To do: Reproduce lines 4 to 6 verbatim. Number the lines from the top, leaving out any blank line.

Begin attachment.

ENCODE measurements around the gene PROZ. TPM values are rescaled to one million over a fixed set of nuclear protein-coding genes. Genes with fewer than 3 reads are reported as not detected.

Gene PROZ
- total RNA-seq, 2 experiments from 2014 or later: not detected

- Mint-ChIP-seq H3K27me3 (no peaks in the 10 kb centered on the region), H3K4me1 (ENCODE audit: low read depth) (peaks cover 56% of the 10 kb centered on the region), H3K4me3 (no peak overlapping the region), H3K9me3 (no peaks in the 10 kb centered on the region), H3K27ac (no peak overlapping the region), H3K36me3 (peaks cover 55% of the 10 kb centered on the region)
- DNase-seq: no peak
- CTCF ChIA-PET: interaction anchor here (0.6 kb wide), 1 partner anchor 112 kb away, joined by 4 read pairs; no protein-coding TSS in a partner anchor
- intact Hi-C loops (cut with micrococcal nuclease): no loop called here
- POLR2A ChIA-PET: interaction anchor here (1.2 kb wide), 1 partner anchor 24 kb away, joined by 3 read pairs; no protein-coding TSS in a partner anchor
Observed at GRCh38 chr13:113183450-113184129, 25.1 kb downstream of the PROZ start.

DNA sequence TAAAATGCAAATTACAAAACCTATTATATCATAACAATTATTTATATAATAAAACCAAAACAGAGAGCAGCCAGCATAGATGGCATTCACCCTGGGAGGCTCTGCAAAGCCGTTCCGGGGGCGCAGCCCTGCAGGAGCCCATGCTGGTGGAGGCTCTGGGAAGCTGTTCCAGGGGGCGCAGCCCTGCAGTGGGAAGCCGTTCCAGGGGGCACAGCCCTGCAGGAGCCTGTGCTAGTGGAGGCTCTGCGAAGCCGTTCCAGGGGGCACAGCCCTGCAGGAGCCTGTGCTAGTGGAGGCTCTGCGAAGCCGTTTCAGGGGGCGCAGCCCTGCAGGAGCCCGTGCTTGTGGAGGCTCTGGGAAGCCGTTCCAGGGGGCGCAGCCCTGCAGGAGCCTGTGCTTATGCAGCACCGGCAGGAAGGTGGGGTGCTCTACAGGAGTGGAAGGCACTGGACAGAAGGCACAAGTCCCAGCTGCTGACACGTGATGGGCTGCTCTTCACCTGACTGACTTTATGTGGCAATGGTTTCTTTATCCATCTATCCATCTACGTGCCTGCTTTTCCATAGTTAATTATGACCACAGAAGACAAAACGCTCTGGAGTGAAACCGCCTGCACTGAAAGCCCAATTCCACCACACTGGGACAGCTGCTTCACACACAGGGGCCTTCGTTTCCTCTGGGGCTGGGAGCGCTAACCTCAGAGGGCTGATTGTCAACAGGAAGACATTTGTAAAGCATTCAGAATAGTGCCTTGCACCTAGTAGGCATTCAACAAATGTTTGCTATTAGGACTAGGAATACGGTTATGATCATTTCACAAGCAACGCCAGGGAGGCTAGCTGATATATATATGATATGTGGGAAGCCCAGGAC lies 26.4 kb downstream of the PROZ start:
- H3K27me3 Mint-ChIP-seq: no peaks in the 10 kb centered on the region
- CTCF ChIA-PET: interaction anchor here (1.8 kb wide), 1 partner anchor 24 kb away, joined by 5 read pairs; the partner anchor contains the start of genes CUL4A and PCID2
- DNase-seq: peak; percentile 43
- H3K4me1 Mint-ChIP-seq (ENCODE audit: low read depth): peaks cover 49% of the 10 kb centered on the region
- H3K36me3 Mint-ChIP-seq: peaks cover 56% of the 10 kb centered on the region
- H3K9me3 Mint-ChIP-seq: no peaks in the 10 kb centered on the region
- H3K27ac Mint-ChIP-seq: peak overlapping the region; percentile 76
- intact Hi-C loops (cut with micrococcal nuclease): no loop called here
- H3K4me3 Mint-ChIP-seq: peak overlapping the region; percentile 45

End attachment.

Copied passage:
- Mint-ChIP-seq H3K27me3 (no peaks in the 10 kb centered on the region), H3K4me1 (ENCODE audit: low read depth) (peaks cover 56% of the 10 kb centered on the region), H3K4me3 (no peak overlapping the region), H3K9me3 (no peaks in the 10 kb centered on the region), H3K27ac (no peak overlapping the region), H3K36me3 (peaks cover 55% of the 10 kb centered on the region)
- DNase-seq: no peak
- CTCF ChIA-PET: interaction anchor here (0.6 kb wide), 1 partner anchor 112 kb away, joined by 4 read pairs; no protein-coding TSS in a partner anchor